By Stuart Frost
I take the train into work each morning. As it passes over the Thames I usually cast a glance towards the towers of Westminster Abbey which I can make out behind the Houses of Parliament. Westminster Abbey was (and is) one of the great medieval churches. I arrive into Charing Cross station with thousands of other commuters. I often wonder how many of them realise that the name also goes back to the Middle Ages? The underground station at Charing Cross does provide a summary of the story on the platform, but understandably most commuters are too preoccupied with other things to pay much attention to it.
When Eleanor of Castile, the Queen of King Edward I, died at Harby (near Lincoln) in 1290, her body was transported with ceremony to London for burial in Westminster Abbey. At each place that her body rested for the night, a cross was erected in the years afterwards dedicated to her memory. The monument that now stands outside Charing Cross station, that thousands hurry past every day, is not the medieval original. Of the twelve crosses built only three crosses survive: at Geddington, Hardinstone (Northampton) and Waltham.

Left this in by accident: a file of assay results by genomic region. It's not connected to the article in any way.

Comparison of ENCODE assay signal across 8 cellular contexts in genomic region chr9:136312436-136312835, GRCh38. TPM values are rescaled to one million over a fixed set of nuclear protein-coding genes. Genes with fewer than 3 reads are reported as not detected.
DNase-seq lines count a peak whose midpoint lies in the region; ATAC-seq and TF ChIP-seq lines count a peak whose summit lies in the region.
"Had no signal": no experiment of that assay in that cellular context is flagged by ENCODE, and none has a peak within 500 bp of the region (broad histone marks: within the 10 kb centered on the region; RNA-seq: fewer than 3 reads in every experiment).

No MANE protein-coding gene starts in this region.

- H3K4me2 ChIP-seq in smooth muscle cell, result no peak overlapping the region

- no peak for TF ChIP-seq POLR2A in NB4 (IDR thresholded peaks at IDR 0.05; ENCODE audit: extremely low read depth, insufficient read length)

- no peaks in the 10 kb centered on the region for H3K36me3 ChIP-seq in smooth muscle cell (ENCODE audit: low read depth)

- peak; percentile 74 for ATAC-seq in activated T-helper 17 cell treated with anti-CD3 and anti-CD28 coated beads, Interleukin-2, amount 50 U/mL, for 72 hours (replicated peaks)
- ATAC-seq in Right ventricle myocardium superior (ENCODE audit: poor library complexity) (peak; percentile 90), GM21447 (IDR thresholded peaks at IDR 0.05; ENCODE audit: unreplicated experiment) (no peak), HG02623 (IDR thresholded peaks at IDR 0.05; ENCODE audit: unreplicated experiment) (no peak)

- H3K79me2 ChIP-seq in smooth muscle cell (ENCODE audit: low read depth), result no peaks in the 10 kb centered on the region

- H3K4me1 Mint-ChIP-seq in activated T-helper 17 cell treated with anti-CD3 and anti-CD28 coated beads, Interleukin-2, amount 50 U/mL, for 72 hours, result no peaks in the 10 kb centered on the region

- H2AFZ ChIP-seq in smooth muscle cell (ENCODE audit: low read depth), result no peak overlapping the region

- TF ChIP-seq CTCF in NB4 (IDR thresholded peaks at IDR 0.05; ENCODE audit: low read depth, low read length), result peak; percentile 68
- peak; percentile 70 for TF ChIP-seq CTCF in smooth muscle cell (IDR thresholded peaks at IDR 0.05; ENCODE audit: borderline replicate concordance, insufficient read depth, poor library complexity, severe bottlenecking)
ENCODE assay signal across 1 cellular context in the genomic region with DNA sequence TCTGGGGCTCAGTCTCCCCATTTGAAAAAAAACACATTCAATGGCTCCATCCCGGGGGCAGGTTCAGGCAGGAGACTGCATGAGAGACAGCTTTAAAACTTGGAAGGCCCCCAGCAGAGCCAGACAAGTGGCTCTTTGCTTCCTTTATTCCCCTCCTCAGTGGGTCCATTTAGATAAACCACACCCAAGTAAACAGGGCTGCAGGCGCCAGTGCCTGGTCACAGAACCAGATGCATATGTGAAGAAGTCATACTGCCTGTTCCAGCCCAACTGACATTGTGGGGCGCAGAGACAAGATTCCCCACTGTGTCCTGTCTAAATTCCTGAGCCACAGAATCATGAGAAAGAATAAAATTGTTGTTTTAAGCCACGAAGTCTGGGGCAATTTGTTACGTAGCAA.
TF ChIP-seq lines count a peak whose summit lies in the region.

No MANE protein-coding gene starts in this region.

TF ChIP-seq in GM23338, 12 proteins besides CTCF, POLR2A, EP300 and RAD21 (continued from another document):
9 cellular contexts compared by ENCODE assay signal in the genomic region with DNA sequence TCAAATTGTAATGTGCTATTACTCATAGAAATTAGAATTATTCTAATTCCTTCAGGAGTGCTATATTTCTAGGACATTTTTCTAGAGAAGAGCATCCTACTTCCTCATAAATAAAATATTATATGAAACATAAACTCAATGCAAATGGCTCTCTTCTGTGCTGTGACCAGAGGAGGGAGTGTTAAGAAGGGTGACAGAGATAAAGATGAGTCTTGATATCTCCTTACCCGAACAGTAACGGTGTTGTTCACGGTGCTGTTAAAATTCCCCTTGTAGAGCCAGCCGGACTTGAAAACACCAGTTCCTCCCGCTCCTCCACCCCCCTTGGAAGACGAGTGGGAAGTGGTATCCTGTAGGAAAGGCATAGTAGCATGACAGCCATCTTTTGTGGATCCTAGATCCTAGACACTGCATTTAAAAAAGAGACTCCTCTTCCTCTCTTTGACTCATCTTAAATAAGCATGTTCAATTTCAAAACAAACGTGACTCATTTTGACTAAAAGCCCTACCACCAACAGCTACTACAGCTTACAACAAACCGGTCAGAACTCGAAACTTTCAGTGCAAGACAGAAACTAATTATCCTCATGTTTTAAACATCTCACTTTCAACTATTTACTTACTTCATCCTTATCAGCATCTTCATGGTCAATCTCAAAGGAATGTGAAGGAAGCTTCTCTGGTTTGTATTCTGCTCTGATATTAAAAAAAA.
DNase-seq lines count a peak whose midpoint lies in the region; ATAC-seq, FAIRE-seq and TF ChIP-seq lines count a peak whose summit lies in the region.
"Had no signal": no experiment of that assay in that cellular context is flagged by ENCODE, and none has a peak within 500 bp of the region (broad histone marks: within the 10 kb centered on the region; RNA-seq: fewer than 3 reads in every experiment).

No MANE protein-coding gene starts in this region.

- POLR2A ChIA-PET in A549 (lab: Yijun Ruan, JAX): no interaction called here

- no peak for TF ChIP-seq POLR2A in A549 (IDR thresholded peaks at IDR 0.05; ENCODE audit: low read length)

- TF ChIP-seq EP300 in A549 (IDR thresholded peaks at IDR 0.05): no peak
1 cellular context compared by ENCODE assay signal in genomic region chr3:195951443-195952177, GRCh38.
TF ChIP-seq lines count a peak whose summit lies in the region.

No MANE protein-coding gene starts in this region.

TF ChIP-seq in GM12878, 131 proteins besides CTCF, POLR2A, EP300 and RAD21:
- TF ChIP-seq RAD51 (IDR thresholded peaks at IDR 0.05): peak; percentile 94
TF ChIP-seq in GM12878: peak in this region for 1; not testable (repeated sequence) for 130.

You can get a sense of what the original figures on the Charing Cross were like at the V&A. A figure of Queen Eleanor from the Waltham Cross (on loan from Hertfordshire County Council), and dating from the 1290s, is on display at the V&A in Room 46. Click on the image below for a better view.
This wonderfully evocative figure is the work of Alexander of Abingdon who was also responsible for the now lost images of the Charing Cross in London. I find it reassuring that, despite the continual construction of new architecture, echoes of our medieval past are all around us in our landscape, preserved in the buildings, monuments, place names and even the street patterns of our towns and cities.
You can find out more about the Medieval and Renaissance Galleries Project at:http://www.vam.ac.uk/futureplan/projects/med_ren/index.html